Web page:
Political Articles
These are my political articles that are not related to the GNU operating system or free software. For GNU-related articles, see the GNU philosophy directory. You can also order copies of my book, 'Free Software, Free Society, 2nd edition', signed or not signed.
Political notes
Citation:

"Those who profess to favor freedom, yet depreciate agitation, are men who want crops without plowing up the ground. They want rain without thunder and lightning. They want the ocean without the awful roar of its many waters. This struggle may be a moral one; or it may be a physical one; or it may be both moral and physical; but it must be a struggle. Power concedes nothing without a demand. It never did and it never will."
Frederick Douglass, American Abolitionist, Letter to an associate, 1849


Here are notes about various issues I care about, usually with links to more information. The first file is the current one; go there to see the latest notes. 

Current (2012 January - April) | 2011 September - December | 2011 May - August | 2011 January - April | 2010 September - December | 2010 May - August | 2010 January - April | 2009 September - December |2009 May - August | 2009 January - April | 2008 September - December | 2008 May - August | 2008 January - April | 2007 September - December | 2007 May - August | 2007 January - April | 2006 September- December | 2006 May - August | 2006 January - April | 2005 September - December | 2005 May - August | 2005 January - April | 2004 September - December | 2004 May - August | 2004 January - April | 2003 September - December | 2003 May - August | 2003 January - April 2004 January - April | 2003 November - February | 2003 September - December | 2003 May - August | 2003 January - April | 2002 | 2001 | 2000]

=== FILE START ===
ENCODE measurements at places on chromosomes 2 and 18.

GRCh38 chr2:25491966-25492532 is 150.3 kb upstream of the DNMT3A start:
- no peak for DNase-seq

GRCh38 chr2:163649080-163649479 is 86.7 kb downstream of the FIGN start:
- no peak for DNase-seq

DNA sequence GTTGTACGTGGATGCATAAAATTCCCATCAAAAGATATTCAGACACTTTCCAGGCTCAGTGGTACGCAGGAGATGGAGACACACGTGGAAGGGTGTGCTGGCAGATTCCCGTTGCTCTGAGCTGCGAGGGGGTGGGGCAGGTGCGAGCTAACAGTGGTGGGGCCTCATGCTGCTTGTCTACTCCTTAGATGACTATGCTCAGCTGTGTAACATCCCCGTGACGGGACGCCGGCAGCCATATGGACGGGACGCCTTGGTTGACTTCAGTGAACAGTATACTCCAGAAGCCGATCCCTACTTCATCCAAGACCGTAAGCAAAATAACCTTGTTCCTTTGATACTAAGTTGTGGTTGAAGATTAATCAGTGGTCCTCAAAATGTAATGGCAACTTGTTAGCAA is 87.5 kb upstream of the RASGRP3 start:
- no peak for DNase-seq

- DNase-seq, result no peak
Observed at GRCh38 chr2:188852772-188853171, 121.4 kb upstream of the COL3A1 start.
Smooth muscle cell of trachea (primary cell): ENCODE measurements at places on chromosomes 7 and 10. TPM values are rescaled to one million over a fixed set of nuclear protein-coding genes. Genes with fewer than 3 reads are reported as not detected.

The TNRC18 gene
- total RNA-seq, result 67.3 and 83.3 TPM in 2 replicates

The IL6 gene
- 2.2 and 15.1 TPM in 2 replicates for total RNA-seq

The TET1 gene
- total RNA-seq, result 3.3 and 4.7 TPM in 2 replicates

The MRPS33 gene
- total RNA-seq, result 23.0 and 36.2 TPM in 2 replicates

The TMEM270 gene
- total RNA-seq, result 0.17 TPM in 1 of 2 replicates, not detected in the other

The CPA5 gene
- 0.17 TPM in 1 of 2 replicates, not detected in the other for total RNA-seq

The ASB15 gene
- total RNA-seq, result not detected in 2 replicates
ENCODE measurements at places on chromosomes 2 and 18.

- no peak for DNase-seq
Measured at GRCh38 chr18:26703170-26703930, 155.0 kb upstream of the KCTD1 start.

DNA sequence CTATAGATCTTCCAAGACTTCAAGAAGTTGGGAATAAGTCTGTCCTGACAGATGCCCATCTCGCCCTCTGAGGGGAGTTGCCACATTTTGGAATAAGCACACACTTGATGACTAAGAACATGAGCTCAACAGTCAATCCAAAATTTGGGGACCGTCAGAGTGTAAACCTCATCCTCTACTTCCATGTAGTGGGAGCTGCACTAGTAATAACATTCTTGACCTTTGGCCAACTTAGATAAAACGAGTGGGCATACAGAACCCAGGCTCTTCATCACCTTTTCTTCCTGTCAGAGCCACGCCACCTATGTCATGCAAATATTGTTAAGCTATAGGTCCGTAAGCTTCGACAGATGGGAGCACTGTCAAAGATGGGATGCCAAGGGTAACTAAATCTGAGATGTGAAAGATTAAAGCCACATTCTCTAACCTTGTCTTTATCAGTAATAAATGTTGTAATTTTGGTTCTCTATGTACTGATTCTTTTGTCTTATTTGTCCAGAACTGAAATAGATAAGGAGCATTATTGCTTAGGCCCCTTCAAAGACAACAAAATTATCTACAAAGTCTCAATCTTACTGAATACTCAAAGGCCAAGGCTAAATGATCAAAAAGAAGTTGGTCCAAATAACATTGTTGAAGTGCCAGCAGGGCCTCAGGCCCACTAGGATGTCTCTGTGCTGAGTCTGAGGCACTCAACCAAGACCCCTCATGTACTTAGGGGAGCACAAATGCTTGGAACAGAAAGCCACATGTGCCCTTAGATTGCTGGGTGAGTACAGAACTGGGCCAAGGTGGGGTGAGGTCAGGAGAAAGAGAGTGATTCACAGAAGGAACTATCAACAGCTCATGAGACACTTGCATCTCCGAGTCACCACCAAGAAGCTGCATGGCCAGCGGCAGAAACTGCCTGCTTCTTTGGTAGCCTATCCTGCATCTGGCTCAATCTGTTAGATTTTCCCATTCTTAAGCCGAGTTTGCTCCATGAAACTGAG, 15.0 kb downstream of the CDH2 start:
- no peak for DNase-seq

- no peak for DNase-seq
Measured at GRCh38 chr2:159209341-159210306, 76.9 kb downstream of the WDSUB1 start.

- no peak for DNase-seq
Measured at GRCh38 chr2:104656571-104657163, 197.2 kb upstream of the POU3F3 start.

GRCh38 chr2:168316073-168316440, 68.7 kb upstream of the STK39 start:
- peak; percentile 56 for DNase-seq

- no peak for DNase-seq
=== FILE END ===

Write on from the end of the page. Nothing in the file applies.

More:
Political notes about the 2001 G8 summit in Genoa, Italy are being archived on their own page